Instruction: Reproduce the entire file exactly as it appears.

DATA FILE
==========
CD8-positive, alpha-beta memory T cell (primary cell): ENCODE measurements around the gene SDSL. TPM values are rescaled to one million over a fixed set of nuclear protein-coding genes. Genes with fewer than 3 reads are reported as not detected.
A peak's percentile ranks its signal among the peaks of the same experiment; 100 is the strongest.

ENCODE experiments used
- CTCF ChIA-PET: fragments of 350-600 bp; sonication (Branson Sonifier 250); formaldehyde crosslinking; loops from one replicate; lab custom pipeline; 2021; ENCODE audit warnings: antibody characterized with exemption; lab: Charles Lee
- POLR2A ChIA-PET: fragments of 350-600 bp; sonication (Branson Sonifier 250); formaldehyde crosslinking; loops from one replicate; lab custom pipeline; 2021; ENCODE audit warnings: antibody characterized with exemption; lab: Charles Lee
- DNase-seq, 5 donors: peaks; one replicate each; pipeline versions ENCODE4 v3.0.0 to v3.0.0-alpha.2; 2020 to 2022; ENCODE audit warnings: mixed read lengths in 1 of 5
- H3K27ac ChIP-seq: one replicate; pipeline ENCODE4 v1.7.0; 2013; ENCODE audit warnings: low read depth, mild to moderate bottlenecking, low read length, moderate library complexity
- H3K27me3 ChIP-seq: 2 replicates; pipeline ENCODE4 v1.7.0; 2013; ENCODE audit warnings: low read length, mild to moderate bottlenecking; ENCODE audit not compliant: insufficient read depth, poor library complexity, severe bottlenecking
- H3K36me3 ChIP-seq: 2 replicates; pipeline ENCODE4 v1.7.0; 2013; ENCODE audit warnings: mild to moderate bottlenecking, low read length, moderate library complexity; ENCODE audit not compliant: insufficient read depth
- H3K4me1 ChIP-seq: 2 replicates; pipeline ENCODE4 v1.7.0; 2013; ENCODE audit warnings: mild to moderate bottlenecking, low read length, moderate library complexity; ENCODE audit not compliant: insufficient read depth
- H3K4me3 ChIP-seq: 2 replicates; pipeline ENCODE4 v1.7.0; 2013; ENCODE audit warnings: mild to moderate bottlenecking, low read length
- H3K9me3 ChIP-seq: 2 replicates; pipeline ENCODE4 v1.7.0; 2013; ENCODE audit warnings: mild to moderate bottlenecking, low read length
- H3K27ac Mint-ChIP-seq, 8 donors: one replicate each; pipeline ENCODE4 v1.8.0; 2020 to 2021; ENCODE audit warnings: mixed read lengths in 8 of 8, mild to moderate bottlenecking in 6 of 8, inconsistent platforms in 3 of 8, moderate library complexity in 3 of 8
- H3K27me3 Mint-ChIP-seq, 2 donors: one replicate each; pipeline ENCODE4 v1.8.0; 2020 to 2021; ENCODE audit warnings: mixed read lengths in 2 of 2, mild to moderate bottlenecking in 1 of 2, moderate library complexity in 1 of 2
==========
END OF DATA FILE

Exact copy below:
CD8-positive, alpha-beta memory T cell (primary cell): ENCODE measurements around the gene SDSL. TPM values are rescaled to one million over a fixed set of nuclear protein-coding genes. Genes with fewer than 3 reads are reported as not detected.
A peak's percentile ranks its signal among the peaks of the same experiment; 100 is the strongest.

ENCODE experiments used
- CTCF ChIA-PET: fragments of 350-600 bp; sonication (Branson Sonifier 250); formaldehyde crosslinking; loops from one replicate; lab custom pipeline; 2021; ENCODE audit warnings: antibody characterized with exemption; lab: Charles Lee
- POLR2A ChIA-PET: fragments of 350-600 bp; sonication (Branson Sonifier 250); formaldehyde crosslinking; loops from one replicate; lab custom pipeline; 2021; ENCODE audit warnings: antibody characterized with exemption; lab: Charles Lee
- DNase-seq, 5 donors: peaks; one replicate each; pipeline versions ENCODE4 v3.0.0 to v3.0.0-alpha.2; 2020 to 2022; ENCODE audit warnings: mixed read lengths in 1 of 5
- H3K27ac ChIP-seq: one replicate; pipeline ENCODE4 v1.7.0; 2013; ENCODE audit warnings: low read depth, mild to moderate bottlenecking, low read length, moderate library complexity
- H3K27me3 ChIP-seq: 2 replicates; pipeline ENCODE4 v1.7.0; 2013; ENCODE audit warnings: low read length, mild to moderate bottlenecking; ENCODE audit not compliant: insufficient read depth, poor library complexity, severe bottlenecking
- H3K36me3 ChIP-seq: 2 replicates; pipeline ENCODE4 v1.7.0; 2013; ENCODE audit warnings: mild to moderate bottlenecking, low read length, moderate library complexity; ENCODE audit not compliant: insufficient read depth
- H3K4me1 ChIP-seq: 2 replicates; pipeline ENCODE4 v1.7.0; 2013; ENCODE audit warnings: mild to moderate bottlenecking, low read length, moderate library complexity; ENCODE audit not compliant: insufficient read depth
- H3K4me3 ChIP-seq: 2 replicates; pipeline ENCODE4 v1.7.0; 2013; ENCODE audit warnings: mild to moderate bottlenecking, low read length
- H3K9me3 ChIP-seq: 2 replicates; pipeline ENCODE4 v1.7.0; 2013; ENCODE audit warnings: mild to moderate bottlenecking, low read length
- H3K27ac Mint-ChIP-seq, 8 donors: one replicate each; pipeline ENCODE4 v1.8.0; 2020 to 2021; ENCODE audit warnings: mixed read lengths in 8 of 8, mild to moderate bottlenecking in 6 of 8, inconsistent platforms in 3 of 8, moderate library complexity in 3 of 8
- H3K27me3 Mint-ChIP-seq, 2 donors: one replicate each; pipeline ENCODE4 v1.8.0; 2020 to 2021; ENCODE audit warnings: mixed read lengths in 2 of 2, mild to moderate bottlenecking in 1 of 2, moderate library complexity in 1 of 2